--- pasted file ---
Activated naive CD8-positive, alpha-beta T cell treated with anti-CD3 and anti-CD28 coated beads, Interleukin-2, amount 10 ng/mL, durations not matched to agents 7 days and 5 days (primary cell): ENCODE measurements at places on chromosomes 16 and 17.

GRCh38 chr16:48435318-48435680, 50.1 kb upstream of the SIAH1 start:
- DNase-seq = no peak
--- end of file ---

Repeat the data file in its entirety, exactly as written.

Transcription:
Activated naive CD8-positive, alpha-beta T cell treated with anti-CD3 and anti-CD28 coated beads, Interleukin-2, amount 10 ng/mL, durations not matched to agents 7 days and 5 days (primary cell): ENCODE measurements at places on chromosomes 16 and 17.

GRCh38 chr16:48435318-48435680, 50.1 kb upstream of the SIAH1 start:
- DNase-seq = no peak